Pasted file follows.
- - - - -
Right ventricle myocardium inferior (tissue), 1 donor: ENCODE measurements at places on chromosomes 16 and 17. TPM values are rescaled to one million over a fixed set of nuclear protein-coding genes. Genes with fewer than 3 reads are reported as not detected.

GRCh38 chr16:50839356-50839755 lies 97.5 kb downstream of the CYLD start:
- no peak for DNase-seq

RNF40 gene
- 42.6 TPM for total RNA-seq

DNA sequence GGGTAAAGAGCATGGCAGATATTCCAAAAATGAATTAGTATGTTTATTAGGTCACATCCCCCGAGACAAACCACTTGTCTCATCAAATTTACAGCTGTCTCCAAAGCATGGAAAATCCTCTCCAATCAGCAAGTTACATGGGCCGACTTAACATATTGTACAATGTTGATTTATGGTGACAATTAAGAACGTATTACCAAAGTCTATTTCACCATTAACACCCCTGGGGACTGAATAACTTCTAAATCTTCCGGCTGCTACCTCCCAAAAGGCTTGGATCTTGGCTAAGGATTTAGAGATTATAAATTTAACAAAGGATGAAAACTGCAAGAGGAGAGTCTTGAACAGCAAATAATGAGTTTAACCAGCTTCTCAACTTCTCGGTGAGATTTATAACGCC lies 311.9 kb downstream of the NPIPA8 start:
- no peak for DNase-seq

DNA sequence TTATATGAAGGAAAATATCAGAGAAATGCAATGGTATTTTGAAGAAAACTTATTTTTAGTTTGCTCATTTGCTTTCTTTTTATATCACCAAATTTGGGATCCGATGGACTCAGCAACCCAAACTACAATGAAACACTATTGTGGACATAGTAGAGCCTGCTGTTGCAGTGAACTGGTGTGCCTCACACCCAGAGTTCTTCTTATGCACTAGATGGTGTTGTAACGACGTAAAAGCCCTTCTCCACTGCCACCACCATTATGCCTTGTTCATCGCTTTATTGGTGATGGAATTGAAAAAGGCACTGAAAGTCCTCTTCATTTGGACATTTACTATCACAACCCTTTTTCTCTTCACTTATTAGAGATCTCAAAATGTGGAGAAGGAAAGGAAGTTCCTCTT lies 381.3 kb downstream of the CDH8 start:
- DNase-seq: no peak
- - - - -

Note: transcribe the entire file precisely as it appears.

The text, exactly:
Right ventricle myocardium inferior (tissue), 1 donor: ENCODE measurements at places on chromosomes 16 and 17. TPM values are rescaled to one million over a fixed set of nuclear protein-coding genes. Genes with fewer than 3 reads are reported as not detected.

GRCh38 chr16:50839356-50839755 lies 97.5 kb downstream of the CYLD start:
- no peak for DNase-seq

RNF40 gene
- 42.6 TPM for total RNA-seq

DNA sequence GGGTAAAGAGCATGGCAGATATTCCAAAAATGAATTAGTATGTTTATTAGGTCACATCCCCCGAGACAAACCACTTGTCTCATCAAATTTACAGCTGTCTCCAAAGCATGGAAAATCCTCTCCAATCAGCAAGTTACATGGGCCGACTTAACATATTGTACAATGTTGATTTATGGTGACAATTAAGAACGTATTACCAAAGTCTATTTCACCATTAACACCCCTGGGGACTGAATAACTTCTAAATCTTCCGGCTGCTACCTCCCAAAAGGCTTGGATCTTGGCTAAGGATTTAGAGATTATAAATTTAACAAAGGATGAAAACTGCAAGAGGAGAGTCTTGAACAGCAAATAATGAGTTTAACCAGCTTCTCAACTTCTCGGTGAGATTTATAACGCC lies 311.9 kb downstream of the NPIPA8 start:
- no peak for DNase-seq

DNA sequence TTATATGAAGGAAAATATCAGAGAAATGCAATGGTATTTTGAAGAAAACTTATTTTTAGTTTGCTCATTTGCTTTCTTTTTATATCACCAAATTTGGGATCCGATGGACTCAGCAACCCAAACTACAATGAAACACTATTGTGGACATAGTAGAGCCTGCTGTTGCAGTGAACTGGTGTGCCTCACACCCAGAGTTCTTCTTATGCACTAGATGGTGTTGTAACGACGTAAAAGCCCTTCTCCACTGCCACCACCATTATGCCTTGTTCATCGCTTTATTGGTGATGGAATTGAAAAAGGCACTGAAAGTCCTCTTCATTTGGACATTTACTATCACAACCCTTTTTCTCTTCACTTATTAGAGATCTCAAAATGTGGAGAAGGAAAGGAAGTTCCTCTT lies 381.3 kb downstream of the CDH8 start:
- DNase-seq: no peak